A law banning smoking in vehicles carrying children has come into force in England and Wales.
Drivers and passengers who break the law could face a penalty fine of £50 – but police say they will take a non-confrontational approach initially.
Whenever an under-18 is in the car, smokers will still be liable even if the windows are down or sunroof open.
But the law will not apply to people who are driving in a convertible which has the roof down. Nor does it apply to e-cigarettes.
The Scottish Parliament is expected to consider bringing in its own law banning smoking in cars carrying children next year.
Meanwhile, officials in Northern Ireland said they would look at how the ban is working elsewhere before deciding whether or not to follow suit.
More than 430,000 children are exposed to second-hand smoke in cars each week, according to the British Lung Foundation.
Will the new law work?
The acknowledgement by the police that there will be a light-touch approach to the smoking ban in cars has raised some eyebrows.
But this was always likely to be the case. In fact, the same approach was taken when the smoking ban in enclosed public places – bars, restaurants and clubs – was introduced in 2007.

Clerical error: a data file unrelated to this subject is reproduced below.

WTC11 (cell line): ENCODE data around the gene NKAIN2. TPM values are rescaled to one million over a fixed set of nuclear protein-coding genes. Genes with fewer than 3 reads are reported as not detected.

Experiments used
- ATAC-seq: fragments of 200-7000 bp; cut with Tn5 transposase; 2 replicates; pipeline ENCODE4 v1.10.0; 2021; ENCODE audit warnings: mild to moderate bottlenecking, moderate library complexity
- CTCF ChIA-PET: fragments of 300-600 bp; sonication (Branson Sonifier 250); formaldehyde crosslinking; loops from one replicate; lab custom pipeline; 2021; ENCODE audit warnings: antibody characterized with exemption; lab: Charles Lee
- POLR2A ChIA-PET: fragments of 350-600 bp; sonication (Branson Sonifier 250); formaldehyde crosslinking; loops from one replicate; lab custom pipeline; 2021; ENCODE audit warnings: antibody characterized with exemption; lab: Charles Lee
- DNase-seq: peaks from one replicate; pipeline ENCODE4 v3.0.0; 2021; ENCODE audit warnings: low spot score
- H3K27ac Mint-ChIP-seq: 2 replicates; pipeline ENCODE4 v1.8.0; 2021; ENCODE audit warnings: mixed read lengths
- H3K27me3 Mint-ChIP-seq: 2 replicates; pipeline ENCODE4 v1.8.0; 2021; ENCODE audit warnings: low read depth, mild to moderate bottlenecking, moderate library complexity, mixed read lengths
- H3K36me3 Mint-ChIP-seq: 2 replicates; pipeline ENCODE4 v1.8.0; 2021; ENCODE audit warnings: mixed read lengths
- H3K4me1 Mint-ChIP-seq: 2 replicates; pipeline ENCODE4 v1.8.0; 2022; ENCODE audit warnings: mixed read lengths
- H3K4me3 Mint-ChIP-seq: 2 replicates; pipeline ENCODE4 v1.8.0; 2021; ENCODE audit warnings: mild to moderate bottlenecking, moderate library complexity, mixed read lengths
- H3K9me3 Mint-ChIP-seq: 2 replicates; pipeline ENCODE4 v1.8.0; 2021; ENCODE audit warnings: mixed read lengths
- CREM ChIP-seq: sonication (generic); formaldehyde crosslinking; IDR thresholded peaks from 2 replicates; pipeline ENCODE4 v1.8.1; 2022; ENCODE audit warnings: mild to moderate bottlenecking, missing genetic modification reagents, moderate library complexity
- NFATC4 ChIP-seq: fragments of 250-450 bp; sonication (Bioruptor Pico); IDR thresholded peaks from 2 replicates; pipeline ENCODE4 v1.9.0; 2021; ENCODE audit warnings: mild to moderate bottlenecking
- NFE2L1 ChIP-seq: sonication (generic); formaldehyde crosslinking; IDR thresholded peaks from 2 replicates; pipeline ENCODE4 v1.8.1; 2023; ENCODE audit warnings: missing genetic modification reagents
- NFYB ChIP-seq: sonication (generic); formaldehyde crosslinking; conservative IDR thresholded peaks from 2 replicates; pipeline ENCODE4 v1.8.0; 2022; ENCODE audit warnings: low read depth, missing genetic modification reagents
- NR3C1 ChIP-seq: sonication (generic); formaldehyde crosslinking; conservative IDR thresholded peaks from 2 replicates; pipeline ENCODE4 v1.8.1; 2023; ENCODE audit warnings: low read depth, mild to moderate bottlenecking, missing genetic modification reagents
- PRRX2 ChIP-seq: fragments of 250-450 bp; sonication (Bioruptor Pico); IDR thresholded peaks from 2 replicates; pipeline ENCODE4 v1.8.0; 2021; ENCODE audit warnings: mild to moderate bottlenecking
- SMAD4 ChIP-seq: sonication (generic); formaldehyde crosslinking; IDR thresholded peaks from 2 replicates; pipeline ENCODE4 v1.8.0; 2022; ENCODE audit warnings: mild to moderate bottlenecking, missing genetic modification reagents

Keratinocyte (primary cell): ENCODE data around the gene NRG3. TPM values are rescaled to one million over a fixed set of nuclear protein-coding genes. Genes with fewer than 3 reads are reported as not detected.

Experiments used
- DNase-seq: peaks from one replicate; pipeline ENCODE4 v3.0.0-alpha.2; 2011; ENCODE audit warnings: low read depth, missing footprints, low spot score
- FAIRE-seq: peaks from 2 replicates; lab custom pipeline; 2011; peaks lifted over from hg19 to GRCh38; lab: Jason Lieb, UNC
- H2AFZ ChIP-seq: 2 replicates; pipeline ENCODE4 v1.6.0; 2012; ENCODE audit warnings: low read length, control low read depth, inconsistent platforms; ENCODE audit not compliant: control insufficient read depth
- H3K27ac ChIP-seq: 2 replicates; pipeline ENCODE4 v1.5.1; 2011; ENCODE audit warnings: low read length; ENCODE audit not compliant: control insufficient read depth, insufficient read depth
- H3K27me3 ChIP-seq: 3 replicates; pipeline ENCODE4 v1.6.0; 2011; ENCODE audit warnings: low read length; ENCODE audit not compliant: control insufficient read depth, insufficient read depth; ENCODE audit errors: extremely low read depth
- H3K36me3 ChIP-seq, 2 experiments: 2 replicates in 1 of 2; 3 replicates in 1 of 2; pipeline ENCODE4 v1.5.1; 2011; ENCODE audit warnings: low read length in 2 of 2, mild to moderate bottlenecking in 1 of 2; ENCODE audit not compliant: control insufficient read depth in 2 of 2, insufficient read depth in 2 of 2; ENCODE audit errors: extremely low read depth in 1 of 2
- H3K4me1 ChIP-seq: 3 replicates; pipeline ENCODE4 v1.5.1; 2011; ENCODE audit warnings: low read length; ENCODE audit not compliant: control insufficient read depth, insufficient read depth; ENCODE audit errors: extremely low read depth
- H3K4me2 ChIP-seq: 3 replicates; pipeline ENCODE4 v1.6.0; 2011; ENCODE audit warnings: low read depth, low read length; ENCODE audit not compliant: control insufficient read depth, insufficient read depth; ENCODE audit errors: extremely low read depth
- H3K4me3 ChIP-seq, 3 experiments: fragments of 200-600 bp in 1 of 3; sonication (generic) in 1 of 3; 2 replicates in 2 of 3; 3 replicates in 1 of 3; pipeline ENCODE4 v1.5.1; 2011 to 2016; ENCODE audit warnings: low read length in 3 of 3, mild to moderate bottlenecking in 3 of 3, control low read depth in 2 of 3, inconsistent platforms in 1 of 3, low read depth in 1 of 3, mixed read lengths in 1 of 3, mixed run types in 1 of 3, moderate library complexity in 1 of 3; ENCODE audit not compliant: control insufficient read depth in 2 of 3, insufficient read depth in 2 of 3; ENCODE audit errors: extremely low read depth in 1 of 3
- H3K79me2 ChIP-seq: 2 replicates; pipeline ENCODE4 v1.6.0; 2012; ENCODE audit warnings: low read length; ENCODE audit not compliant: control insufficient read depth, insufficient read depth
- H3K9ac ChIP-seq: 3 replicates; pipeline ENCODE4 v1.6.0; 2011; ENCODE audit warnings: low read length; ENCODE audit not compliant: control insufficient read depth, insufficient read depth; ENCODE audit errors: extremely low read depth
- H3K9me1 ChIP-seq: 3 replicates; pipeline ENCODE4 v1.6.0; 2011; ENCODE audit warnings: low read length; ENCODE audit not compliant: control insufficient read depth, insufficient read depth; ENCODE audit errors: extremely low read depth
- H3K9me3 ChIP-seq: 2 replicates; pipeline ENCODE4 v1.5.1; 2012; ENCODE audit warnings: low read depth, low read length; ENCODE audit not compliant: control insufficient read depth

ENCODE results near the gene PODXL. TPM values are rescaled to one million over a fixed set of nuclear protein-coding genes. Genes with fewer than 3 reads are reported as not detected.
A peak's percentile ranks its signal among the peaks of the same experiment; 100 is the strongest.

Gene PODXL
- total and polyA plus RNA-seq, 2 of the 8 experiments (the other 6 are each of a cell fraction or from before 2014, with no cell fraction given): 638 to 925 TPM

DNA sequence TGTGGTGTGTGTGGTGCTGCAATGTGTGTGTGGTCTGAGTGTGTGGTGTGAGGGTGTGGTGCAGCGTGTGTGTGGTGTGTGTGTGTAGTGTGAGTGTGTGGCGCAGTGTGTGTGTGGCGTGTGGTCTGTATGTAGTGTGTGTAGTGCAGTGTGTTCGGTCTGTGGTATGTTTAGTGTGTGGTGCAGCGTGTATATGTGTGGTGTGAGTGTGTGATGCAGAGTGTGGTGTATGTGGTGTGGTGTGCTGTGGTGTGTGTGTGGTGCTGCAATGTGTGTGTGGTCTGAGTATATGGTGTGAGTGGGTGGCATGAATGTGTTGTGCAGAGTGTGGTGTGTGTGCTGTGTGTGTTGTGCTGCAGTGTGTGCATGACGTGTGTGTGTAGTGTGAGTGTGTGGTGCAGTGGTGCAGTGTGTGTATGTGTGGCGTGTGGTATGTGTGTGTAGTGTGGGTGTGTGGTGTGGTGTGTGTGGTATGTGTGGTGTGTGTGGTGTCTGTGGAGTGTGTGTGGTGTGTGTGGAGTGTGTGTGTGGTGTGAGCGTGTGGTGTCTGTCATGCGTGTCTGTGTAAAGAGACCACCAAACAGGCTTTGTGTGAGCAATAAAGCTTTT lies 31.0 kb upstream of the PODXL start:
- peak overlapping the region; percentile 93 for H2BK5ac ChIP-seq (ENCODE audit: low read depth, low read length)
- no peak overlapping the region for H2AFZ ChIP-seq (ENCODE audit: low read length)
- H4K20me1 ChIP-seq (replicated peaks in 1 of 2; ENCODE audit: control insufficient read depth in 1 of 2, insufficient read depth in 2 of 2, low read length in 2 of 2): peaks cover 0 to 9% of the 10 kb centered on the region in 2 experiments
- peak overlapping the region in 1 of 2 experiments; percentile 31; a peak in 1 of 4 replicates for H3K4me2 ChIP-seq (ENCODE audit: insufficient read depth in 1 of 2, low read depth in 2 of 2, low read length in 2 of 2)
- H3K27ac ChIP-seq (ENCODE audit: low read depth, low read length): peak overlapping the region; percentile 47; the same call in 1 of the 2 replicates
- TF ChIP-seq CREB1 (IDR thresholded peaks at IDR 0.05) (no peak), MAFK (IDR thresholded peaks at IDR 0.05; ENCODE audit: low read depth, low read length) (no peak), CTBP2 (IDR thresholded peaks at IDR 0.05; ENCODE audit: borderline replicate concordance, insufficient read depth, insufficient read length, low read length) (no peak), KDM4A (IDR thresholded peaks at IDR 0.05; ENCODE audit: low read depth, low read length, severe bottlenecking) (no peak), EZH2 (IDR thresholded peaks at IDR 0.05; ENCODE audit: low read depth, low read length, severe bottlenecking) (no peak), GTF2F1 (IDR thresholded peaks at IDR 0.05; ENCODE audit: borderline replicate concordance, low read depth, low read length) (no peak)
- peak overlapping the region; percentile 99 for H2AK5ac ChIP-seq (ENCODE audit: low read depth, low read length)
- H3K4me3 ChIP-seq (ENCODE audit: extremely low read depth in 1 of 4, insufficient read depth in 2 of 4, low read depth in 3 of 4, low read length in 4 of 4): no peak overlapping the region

It was not made a priority by police or council officials, but the fact it was the law changed attitudes and behaviour.
And that is the point. Like other laws, the aim of this one is public protection – from second-hand smoke. But there is also a wider ambition too: to make smoking socially unacceptable.
Steve White, chairman of the Police Federation, said it would be “extremely challenging” to enforce the ban.
He told BBC Radio 4’s Today programme: “The reality of the situation is we are struggling to attend burglaries. Should we be focusing on people smoking in cars with children in the cars or should we be focusing on burglaries?”
A National Police Chiefs’ Council spokeswoman said: “Police forces will be taking an educational, advisory and non-confrontational approach when enforcing the new legislation. This would see people being given warnings rather than being issued with fines, which would give time for public awareness of the offences to build.”
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